Our lifestyles have changed drastically over the past 100 years and today we lead a far more sedentary lifestyle than we ever have. Many of our jobs today involve spending hours sitting at a desk rather than doing physical labor. That has had a huge impact on our health and the lifestyle we live. So much so that sitting has been referred to as the new smoking, but is sitting really the new smoking or is it just buzzwords? Let’s look at the impact all of this sitting does have on our health.
Using Less Energy
Sitting uses far less energy than moving around or even standing and research has linked this to a variety of health concerns. We as a population are growing more obese and that brings with it a number of health conditions. We suffer from high blood pressure, higher blood sugar levels, higher body fat percentage and higher than normal cholesterol levels. All of that interferes with the proper function of our metabolic systems resulting in too much sitting putting people at greater risk for heart attack and stroke. Here are some of the other effects of too much sitting.
Countering the Effects of Sitting
It is not just office workers that spend long periods of time sitting, whether you spend 8 hours per day behind a desk or behind the wheel it can be harmful to your health. There have been a number of studies done on people who spend more than 8 hours each day with no physical activity had an increased risk of health issues, similar to those who are smokers or morbidly obese.
Movement is necessary to our health even moderate movement can help cut the risks of heart disease and obesity. It will help burn more calories and boost energy levels. Physical activity is necessary to maintain your muscles, bone health and even your mental health.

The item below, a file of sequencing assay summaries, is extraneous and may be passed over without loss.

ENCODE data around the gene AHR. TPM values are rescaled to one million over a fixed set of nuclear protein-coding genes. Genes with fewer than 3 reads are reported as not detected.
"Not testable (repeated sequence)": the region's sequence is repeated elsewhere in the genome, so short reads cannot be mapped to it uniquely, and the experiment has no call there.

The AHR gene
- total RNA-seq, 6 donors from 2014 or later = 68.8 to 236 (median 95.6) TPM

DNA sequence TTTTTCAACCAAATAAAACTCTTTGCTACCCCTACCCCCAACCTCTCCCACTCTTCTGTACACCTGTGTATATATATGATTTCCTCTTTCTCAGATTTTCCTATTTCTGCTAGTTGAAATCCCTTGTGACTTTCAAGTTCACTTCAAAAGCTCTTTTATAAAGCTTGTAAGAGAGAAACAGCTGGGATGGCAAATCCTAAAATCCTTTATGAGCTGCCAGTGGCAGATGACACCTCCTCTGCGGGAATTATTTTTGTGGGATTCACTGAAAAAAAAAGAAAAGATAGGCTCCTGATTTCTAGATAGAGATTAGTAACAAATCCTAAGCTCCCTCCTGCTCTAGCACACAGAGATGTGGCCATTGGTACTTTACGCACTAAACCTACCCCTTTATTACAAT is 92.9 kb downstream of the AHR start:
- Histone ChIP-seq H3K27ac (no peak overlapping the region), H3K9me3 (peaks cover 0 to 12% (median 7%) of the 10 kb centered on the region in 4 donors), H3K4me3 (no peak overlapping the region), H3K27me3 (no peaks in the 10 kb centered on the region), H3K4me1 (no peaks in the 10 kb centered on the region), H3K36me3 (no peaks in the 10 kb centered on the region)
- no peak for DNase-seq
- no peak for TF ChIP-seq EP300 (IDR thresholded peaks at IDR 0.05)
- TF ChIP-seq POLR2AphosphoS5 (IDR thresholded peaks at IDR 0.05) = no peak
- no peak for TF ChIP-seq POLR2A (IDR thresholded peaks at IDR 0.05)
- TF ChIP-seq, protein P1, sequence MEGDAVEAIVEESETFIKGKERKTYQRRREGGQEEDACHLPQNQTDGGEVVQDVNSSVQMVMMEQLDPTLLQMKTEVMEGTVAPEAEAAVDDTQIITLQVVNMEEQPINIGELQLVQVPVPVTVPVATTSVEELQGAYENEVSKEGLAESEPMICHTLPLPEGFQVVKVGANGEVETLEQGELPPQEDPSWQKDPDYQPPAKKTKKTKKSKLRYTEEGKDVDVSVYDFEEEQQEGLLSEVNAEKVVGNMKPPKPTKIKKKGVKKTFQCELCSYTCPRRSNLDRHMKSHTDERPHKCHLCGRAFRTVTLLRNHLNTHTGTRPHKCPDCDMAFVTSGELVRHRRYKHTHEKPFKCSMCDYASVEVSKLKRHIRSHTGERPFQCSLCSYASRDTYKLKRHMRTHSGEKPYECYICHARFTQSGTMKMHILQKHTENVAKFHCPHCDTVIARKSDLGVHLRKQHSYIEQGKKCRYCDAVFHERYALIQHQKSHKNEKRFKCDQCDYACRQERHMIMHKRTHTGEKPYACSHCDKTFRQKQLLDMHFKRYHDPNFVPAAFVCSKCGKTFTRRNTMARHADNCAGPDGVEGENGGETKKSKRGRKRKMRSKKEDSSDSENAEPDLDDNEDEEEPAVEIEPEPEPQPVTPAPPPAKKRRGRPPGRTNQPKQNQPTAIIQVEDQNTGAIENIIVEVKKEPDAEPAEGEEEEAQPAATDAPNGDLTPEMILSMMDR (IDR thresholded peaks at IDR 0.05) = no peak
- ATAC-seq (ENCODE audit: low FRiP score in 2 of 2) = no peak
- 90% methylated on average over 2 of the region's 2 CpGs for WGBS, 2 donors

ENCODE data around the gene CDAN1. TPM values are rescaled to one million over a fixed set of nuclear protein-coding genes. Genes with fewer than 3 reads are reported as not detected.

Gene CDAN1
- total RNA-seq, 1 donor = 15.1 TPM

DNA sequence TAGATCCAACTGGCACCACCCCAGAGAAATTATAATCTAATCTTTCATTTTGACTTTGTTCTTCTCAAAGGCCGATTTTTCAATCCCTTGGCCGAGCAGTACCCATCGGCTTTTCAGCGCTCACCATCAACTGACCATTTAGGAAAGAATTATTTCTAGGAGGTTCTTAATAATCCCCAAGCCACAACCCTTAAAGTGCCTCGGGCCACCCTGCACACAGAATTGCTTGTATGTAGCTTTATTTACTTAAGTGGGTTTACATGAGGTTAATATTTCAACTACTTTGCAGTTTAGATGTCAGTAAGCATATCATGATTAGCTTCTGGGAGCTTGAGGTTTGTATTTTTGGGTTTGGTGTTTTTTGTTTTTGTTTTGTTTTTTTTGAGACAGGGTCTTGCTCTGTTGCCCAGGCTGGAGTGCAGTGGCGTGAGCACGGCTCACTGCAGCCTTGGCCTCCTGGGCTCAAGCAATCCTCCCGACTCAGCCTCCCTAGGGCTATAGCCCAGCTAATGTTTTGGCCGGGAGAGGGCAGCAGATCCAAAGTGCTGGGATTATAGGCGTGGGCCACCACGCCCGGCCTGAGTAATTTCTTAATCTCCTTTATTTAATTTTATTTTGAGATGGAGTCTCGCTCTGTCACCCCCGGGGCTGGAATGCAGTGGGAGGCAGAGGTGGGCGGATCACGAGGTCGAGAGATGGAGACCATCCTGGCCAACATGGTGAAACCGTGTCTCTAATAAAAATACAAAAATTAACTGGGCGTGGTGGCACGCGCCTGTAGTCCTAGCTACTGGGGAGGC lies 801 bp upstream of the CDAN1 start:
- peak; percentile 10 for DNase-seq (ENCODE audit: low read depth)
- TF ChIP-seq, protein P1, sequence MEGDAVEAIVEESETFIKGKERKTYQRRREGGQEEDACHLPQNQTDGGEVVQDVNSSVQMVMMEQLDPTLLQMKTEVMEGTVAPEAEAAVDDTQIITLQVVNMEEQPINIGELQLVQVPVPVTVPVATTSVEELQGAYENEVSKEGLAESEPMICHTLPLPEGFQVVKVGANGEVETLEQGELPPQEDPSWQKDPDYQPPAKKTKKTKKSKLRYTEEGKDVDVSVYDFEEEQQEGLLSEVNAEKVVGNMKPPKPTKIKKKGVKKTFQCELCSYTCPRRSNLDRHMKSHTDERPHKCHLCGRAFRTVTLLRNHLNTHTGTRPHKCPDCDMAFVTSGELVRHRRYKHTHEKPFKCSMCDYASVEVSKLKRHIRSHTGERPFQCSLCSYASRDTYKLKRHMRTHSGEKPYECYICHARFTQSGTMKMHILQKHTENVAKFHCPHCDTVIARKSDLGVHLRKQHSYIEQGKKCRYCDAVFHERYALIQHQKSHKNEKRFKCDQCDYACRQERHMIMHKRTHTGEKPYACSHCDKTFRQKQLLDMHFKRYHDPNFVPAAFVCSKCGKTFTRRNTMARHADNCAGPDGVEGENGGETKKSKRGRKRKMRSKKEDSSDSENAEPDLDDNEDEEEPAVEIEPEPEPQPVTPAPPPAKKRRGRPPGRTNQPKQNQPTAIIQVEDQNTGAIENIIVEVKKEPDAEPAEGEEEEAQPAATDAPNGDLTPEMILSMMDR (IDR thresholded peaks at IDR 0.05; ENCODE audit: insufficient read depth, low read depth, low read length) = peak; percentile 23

America is a melting pot and for health care providers navigating through different cultures while trying to provide quality health care can be a challenge. You don’t want to offend a patient nor do you want participate in something that goes against your personal beliefs. Everything from making eye contact with a patient to how decisions are made can vary a great deal within different cultures. Often we forget the impact of different cultures on health care. There are ways to help with patient interactions when it comes to different cultures.
Here are three ways to have better patient interactions involving different cultures:
Asking for Clarification
If you have any doubts about how you should proceed then your safest option is to ask. There are cultural and religious practices that you may not even be aware of during your initial assessment. Many people from different cultures within the United States live in a community that filled with people from their own culture, they are used to educating health professionals on how they would like their care delivered. All you have to do is let them know that you are willing to learn.
As caregivers you need to be aware of your own personal biases and cultural beliefs. This allows for anyone in the health care field identify and put a stop to things like oppression, discrimination, racism and harmful stereotypes. While you may judge someone else’s practices as primitive or superstitious, within that culture these rituals may have a deep cultural or symbolic meaning.
Promoting healing starts with accepting patients as they are, complexities and all. Through the act of accepting a patient and their cultural beliefs you are allowing the patient to feel empowered during a time of personal crisis. Patients need to know that medical staff is invested in their well-being and that allows them to speak about symptoms, how they have dealt with them. Patients and caregivers can go forward to choose the path of medical treatment.
As we go forward in the health care industry there is a growing trend that gives patients more involvement and ultimately more choices in their own health care practices. Being aware of other cultures and their practices is more than just an emergency room encounter it is also providing ongoing care at the family physicians office. Through deliberate awareness and respect of other cultures and beliefs the health care providers can give superior care to each and every patient they deal with.